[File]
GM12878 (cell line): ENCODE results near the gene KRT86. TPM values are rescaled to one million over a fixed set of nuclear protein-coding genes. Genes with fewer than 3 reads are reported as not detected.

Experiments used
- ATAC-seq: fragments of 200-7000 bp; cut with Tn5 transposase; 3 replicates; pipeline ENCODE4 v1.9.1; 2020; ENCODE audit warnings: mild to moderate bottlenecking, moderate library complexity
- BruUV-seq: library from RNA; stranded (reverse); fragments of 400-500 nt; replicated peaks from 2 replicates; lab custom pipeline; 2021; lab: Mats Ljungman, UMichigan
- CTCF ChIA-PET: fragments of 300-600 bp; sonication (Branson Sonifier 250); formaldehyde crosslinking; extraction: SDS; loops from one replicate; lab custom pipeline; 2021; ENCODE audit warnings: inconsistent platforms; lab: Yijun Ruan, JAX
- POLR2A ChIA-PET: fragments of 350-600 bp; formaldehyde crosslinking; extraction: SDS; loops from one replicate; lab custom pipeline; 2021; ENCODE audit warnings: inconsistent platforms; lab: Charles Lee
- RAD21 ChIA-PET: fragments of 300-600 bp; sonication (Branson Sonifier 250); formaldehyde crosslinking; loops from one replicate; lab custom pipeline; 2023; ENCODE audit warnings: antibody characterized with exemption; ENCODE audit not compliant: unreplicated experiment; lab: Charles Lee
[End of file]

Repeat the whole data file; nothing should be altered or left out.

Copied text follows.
GM12878 (cell line): ENCODE results near the gene KRT86. TPM values are rescaled to one million over a fixed set of nuclear protein-coding genes. Genes with fewer than 3 reads are reported as not detected.

Experiments used
- ATAC-seq: fragments of 200-7000 bp; cut with Tn5 transposase; 3 replicates; pipeline ENCODE4 v1.9.1; 2020; ENCODE audit warnings: mild to moderate bottlenecking, moderate library complexity
- BruUV-seq: library from RNA; stranded (reverse); fragments of 400-500 nt; replicated peaks from 2 replicates; lab custom pipeline; 2021; lab: Mats Ljungman, UMichigan
- CTCF ChIA-PET: fragments of 300-600 bp; sonication (Branson Sonifier 250); formaldehyde crosslinking; extraction: SDS; loops from one replicate; lab custom pipeline; 2021; ENCODE audit warnings: inconsistent platforms; lab: Yijun Ruan, JAX
- POLR2A ChIA-PET: fragments of 350-600 bp; formaldehyde crosslinking; extraction: SDS; loops from one replicate; lab custom pipeline; 2021; ENCODE audit warnings: inconsistent platforms; lab: Charles Lee
- RAD21 ChIA-PET: fragments of 300-600 bp; sonication (Branson Sonifier 250); formaldehyde crosslinking; loops from one replicate; lab custom pipeline; 2023; ENCODE audit warnings: antibody characterized with exemption; ENCODE audit not compliant: unreplicated experiment; lab: Charles Lee